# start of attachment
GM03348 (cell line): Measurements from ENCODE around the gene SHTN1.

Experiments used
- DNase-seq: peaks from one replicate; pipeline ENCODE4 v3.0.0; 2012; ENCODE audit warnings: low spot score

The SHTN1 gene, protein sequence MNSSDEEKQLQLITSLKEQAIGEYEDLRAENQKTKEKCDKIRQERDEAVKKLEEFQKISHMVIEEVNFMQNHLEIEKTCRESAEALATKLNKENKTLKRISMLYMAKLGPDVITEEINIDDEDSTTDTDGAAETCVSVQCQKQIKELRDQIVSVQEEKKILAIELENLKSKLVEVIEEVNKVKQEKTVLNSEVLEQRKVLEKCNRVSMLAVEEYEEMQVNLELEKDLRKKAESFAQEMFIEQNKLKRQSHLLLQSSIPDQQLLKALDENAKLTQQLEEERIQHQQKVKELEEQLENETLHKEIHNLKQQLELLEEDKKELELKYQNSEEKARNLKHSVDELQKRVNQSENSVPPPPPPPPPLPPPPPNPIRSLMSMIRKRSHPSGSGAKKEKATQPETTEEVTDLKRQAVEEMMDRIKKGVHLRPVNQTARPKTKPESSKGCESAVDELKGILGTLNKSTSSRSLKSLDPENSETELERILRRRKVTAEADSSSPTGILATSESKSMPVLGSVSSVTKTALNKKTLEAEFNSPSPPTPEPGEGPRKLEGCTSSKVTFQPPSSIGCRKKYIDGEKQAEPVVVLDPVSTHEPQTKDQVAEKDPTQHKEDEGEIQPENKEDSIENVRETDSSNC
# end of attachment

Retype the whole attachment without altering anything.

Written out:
GM03348 (cell line): Measurements from ENCODE around the gene SHTN1.

Experiments used
- DNase-seq: peaks from one replicate; pipeline ENCODE4 v3.0.0; 2012; ENCODE audit warnings: low spot score

The SHTN1 gene, protein sequence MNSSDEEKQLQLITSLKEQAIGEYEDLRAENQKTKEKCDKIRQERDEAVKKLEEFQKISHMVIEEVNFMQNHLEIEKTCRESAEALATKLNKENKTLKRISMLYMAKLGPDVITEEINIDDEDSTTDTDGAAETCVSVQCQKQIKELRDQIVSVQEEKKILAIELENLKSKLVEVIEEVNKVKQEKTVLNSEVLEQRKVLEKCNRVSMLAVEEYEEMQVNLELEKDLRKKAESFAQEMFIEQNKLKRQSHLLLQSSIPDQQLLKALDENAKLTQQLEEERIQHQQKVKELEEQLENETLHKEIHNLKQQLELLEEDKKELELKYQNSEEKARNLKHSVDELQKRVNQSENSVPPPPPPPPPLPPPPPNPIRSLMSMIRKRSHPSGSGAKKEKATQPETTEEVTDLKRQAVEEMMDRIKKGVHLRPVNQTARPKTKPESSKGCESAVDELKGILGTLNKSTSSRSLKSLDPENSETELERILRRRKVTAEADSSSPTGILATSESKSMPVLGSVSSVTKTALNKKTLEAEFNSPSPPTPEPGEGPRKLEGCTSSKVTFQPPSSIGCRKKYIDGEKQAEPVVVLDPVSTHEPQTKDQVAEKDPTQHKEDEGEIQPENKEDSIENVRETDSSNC